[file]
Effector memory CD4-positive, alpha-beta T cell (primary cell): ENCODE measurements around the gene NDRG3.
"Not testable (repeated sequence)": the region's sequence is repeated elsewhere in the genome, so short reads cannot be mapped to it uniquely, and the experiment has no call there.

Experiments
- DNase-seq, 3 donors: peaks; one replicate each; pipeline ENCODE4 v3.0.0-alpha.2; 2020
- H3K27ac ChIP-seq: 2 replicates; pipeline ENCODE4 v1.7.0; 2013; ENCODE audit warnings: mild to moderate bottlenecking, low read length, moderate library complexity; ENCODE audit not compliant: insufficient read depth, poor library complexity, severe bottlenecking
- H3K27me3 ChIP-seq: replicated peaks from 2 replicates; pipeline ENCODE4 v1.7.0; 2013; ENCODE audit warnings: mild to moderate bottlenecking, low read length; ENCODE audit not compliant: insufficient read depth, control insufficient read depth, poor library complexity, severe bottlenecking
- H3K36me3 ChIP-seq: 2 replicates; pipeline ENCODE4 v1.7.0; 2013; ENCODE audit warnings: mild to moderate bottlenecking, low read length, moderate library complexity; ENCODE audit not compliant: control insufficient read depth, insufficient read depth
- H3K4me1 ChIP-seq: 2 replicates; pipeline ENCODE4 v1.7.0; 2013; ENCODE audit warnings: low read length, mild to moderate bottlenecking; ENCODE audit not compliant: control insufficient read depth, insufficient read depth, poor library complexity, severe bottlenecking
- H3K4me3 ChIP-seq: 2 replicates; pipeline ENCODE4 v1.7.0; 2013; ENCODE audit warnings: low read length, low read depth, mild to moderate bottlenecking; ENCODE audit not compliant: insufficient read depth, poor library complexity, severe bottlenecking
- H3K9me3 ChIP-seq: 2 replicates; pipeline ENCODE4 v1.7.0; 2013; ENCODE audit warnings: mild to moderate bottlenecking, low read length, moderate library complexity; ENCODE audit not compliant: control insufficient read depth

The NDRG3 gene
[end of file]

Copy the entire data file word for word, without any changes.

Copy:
Effector memory CD4-positive, alpha-beta T cell (primary cell): ENCODE measurements around the gene NDRG3.
"Not testable (repeated sequence)": the region's sequence is repeated elsewhere in the genome, so short reads cannot be mapped to it uniquely, and the experiment has no call there.

Experiments
- DNase-seq, 3 donors: peaks; one replicate each; pipeline ENCODE4 v3.0.0-alpha.2; 2020
- H3K27ac ChIP-seq: 2 replicates; pipeline ENCODE4 v1.7.0; 2013; ENCODE audit warnings: mild to moderate bottlenecking, low read length, moderate library complexity; ENCODE audit not compliant: insufficient read depth, poor library complexity, severe bottlenecking
- H3K27me3 ChIP-seq: replicated peaks from 2 replicates; pipeline ENCODE4 v1.7.0; 2013; ENCODE audit warnings: mild to moderate bottlenecking, low read length; ENCODE audit not compliant: insufficient read depth, control insufficient read depth, poor library complexity, severe bottlenecking
- H3K36me3 ChIP-seq: 2 replicates; pipeline ENCODE4 v1.7.0; 2013; ENCODE audit warnings: mild to moderate bottlenecking, low read length, moderate library complexity; ENCODE audit not compliant: control insufficient read depth, insufficient read depth
- H3K4me1 ChIP-seq: 2 replicates; pipeline ENCODE4 v1.7.0; 2013; ENCODE audit warnings: low read length, mild to moderate bottlenecking; ENCODE audit not compliant: control insufficient read depth, insufficient read depth, poor library complexity, severe bottlenecking
- H3K4me3 ChIP-seq: 2 replicates; pipeline ENCODE4 v1.7.0; 2013; ENCODE audit warnings: low read length, low read depth, mild to moderate bottlenecking; ENCODE audit not compliant: insufficient read depth, poor library complexity, severe bottlenecking
- H3K9me3 ChIP-seq: 2 replicates; pipeline ENCODE4 v1.7.0; 2013; ENCODE audit warnings: mild to moderate bottlenecking, low read length, moderate library complexity; ENCODE audit not compliant: control insufficient read depth

The NDRG3 gene